Alex Muthumbi1,+,Amey Chaware2,+, Kanghyun Kim2, Kevin Zhou3, Pavan Chandra Konda3, Richard Chen4, Benjamin Judkewitz5, Andreas Erdmann6,1, Barbara Kappes7, Roarke Horstmeyer2,3

1: School of Advanced Optical Technologies, Friedrich-Alexander University, Erlangen, Germany.
2: Department of Electrical and Computer Engineering, Duke University, Durham NC, USA.
3: Department of Biomedical Engineering, Duke University, Durham NC, USA.
4: Y Combinator Research, San Francisco, CA.
5: NeuroCure Cluster of Excellence, Charite Universitatsmedizin and Humboldt University, Berlin, Germany.
6: Fraunhofer IISB, Erlangen, Germany.
7: Department of Chemical and Biological Engineering, Friedrich-Alexander University, Erlangen, Germany.
+ denotes equally contributing authors

Abstract

Since its invention, the microscope has been optimized for interpretation by a human observer. With the recent development of deep learning algorithms for automated image analysis, there is now a clear need to re-design the microscope’s hardware for specific interpretation tasks. To increase the speed and accuracy of automated image classification, this work presents a method to co-optimize how a sample is illuminated in a microscope, along with a pipeline to automatically classify the resulting image, using a deep neural network. By adding a ‘‘physical layer’’ to a deep classification network, we are able to jointly optimize for specific illumination patterns that highlight the most important sample features for the particular learning task at hand, which may not be obvious under standard illumination. We demonstrate how our learned sensing approach for illumination design can automatically identify malaria-infected cells with up to 5-10% greater accuracy than standard and alternative microscope lighting designs. We show that this joint hardware-software design procedure generalizes to offer accurate diagnoses for two different blood smear types, and experimentally show how our new procedure can translate across different experimental setups while maintaining high accuracy.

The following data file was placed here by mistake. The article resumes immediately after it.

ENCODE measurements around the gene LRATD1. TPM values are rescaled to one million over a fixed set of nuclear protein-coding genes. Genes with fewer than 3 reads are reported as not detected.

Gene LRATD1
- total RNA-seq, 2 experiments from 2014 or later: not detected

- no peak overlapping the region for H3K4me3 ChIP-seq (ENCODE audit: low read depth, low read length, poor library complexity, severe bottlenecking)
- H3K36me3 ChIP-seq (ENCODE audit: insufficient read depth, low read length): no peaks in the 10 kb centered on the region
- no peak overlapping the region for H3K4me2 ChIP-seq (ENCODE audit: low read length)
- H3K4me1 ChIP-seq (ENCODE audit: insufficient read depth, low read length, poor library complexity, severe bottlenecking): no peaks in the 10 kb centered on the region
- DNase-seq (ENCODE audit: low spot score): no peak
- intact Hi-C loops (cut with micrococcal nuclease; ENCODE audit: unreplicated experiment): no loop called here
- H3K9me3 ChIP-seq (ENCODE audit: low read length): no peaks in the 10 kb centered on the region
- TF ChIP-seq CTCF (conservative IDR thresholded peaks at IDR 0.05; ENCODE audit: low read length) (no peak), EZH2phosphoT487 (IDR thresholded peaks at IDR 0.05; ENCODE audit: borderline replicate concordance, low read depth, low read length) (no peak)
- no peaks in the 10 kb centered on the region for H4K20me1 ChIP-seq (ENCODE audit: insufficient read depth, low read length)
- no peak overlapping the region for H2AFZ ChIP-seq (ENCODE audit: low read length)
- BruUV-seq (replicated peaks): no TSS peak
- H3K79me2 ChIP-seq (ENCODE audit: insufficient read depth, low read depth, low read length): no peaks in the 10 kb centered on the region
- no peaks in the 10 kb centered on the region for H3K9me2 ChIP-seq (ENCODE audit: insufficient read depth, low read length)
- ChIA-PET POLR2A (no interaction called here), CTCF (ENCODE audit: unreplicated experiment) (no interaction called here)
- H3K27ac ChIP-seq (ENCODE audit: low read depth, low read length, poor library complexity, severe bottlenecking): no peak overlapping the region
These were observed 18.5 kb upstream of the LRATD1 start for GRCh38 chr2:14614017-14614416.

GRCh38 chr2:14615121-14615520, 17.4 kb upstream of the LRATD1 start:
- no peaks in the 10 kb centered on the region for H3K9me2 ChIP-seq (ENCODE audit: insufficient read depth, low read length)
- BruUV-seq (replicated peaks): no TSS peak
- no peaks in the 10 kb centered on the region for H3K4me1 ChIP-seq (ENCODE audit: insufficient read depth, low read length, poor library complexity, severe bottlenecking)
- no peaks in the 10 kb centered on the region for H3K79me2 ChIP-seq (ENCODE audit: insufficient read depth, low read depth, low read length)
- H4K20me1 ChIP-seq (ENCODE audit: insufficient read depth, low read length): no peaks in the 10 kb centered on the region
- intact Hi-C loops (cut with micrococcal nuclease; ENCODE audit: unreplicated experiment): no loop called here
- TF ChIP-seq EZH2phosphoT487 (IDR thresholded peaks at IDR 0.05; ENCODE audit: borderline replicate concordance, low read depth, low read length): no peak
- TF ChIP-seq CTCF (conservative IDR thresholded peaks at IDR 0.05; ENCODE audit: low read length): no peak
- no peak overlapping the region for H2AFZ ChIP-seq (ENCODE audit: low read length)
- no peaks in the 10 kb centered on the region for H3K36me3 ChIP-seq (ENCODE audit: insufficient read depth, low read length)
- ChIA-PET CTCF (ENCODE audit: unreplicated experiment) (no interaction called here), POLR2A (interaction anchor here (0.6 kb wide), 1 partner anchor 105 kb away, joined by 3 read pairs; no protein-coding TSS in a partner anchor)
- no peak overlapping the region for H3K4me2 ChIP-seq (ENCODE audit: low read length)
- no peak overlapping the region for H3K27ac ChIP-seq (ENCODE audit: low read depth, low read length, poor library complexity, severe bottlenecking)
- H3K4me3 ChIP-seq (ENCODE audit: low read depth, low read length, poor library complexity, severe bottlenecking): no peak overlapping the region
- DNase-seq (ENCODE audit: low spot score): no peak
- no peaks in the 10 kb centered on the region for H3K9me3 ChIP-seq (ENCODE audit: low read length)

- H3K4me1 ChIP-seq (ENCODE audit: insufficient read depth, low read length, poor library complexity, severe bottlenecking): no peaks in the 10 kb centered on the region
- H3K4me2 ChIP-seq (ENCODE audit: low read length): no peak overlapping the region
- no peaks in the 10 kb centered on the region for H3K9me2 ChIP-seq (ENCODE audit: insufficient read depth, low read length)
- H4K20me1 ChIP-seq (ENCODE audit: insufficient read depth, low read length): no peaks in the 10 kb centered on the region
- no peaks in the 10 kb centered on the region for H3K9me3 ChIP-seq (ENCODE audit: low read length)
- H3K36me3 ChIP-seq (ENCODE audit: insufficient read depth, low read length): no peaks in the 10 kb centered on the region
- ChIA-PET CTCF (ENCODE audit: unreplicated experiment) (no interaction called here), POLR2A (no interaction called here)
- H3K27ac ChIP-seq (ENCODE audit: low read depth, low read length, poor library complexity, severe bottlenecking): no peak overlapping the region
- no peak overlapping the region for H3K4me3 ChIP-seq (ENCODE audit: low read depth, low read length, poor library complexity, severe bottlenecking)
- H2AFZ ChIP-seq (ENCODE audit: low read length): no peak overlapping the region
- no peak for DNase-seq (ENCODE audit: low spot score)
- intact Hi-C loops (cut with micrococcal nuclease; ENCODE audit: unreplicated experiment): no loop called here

Our setup

Figure 1: We present a learned sensing network (LSN), which optimizes a microscope's illumination to improve the accuracy of automated image classification. (a) Standard optical microscope outfitted with an array of individually controllable LEDs for illumination. (b) Network training is accomplished with a large number of training image stacks, each containing Ns uniquely illuminated images. The proposed network's physical layer combines images within a stack via a weighted sum before classifying the result, where each weight corresponds to the relative brightness of each LED in the array. (c) After training, the physical layer returns an optimized LED illumination pattern that is displayed on the LED array to improve classification accuracies in subsequent experiments.



Results

Thin Smear Results

Thin Smear Images
Figure 2: Example images of individual thin-smear blood cells under different forms of illumination. Top two rows are negative examples of cells that do not include a malaria parasite, bottom two rows are positive examples that contain the parasite. Example illuminations include from (a) just the center LED, (b) uniform light from all LEDs, (c) all LEDs with uniformly random brightnesses, (d) a phase contrast-type (PC) arrangement, (e) an off-axis LED, (f) a phase contrast (PC) ring, (g) optimized pattern with red illumination, (h) optimized multispectral pattern, and (i) the same as in (h) but showing response to each individual LED color in pseudo-color, to highlight color illumination’s effect at different locations across the sample.


Thick Smear Results

Thick Smear Images
Figure 3: Example images of individual thick-smear blood cells under different forms of illumination. Top two rows are negative examples of cells that do not include a malaria parasite, bottom two rows are positive examples that contain the parasite. Example illuminations include from (a) just the center LED, (b) uniform light from all LEDs, (c) all LEDs with uniformly random brightnesses, (d) a phase contrast-type (PC) arrangement, (e) an off-axis LED, (f) a phase contrast (PC) ring, (g) optimized pattern with red illumination, (h) optimized multispectral pattern, and (i) the same as in (h) but showing response to each individual LED color in pseudo-color, to highlight color illumination’s effect at different locations across the sample.


Code and Data

Code

Data

README